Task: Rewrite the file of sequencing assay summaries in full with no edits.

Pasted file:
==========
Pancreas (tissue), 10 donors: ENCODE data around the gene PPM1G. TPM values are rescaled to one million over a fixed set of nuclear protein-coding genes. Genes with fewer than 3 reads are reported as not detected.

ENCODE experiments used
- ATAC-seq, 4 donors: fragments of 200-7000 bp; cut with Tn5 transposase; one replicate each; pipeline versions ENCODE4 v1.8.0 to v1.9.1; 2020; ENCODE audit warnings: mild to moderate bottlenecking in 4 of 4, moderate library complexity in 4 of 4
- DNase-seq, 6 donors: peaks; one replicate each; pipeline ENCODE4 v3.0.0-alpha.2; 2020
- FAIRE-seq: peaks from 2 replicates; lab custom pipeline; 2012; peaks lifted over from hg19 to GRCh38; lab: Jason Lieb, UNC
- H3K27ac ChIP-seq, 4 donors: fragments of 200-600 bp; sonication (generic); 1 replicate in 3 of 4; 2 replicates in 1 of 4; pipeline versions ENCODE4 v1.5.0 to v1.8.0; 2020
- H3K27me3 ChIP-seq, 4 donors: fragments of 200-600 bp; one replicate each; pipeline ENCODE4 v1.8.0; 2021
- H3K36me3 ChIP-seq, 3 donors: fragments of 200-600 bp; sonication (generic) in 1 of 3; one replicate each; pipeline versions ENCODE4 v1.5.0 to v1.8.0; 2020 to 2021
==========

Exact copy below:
Pancreas (tissue), 10 donors: ENCODE data around the gene PPM1G. TPM values are rescaled to one million over a fixed set of nuclear protein-coding genes. Genes with fewer than 3 reads are reported as not detected.

ENCODE experiments used
- ATAC-seq, 4 donors: fragments of 200-7000 bp; cut with Tn5 transposase; one replicate each; pipeline versions ENCODE4 v1.8.0 to v1.9.1; 2020; ENCODE audit warnings: mild to moderate bottlenecking in 4 of 4, moderate library complexity in 4 of 4
- DNase-seq, 6 donors: peaks; one replicate each; pipeline ENCODE4 v3.0.0-alpha.2; 2020
- FAIRE-seq: peaks from 2 replicates; lab custom pipeline; 2012; peaks lifted over from hg19 to GRCh38; lab: Jason Lieb, UNC
- H3K27ac ChIP-seq, 4 donors: fragments of 200-600 bp; sonication (generic); 1 replicate in 3 of 4; 2 replicates in 1 of 4; pipeline versions ENCODE4 v1.5.0 to v1.8.0; 2020
- H3K27me3 ChIP-seq, 4 donors: fragments of 200-600 bp; one replicate each; pipeline ENCODE4 v1.8.0; 2021
- H3K36me3 ChIP-seq, 3 donors: fragments of 200-600 bp; sonication (generic) in 1 of 3; one replicate each; pipeline versions ENCODE4 v1.5.0 to v1.8.0; 2020 to 2021